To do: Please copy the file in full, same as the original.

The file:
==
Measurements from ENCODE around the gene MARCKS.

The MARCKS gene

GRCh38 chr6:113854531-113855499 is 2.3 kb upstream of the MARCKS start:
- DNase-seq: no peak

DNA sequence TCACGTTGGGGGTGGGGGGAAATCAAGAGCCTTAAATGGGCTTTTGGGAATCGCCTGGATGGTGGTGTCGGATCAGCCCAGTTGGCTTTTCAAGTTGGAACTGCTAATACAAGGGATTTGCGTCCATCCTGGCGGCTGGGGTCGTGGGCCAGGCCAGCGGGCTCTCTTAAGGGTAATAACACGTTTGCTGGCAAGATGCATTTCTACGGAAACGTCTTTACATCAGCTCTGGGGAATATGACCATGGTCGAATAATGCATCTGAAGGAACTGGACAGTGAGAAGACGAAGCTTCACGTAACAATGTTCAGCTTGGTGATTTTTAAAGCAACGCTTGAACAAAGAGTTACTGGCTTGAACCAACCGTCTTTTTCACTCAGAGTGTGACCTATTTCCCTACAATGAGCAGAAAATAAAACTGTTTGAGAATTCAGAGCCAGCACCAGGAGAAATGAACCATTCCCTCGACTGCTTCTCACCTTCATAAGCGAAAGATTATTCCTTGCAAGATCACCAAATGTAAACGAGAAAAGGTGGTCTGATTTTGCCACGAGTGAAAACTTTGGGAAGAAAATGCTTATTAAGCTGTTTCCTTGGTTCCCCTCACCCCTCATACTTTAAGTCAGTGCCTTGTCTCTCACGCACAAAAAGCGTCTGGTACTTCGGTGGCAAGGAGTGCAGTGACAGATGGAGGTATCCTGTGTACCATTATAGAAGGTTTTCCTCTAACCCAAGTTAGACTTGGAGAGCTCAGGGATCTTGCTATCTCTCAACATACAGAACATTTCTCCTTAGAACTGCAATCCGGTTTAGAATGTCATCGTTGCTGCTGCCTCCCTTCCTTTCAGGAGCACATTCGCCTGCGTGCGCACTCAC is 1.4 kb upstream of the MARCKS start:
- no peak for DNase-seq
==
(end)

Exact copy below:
Measurements from ENCODE around the gene MARCKS.

The MARCKS gene

GRCh38 chr6:113854531-113855499 is 2.3 kb upstream of the MARCKS start:
- DNase-seq: no peak

DNA sequence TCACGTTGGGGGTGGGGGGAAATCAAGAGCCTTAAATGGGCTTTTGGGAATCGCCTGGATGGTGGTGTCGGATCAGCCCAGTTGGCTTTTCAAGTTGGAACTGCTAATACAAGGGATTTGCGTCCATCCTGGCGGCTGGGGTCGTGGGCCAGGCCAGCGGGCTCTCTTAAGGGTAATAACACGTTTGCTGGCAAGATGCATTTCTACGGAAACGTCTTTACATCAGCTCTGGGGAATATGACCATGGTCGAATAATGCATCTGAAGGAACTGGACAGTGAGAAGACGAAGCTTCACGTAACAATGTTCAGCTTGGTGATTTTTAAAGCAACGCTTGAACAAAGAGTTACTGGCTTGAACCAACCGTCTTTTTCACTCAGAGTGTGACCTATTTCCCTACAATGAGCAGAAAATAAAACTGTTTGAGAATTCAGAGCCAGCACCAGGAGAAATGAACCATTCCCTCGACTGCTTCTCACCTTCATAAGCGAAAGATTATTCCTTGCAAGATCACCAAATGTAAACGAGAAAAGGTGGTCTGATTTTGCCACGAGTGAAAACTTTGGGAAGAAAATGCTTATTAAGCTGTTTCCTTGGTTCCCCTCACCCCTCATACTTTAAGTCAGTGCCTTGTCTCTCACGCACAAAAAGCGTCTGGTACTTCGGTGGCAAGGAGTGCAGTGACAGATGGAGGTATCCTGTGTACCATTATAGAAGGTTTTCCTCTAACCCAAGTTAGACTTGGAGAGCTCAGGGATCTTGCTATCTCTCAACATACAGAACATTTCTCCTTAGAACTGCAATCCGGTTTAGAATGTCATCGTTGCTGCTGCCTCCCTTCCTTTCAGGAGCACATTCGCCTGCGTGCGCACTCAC is 1.4 kb upstream of the MARCKS start:
- no peak for DNase-seq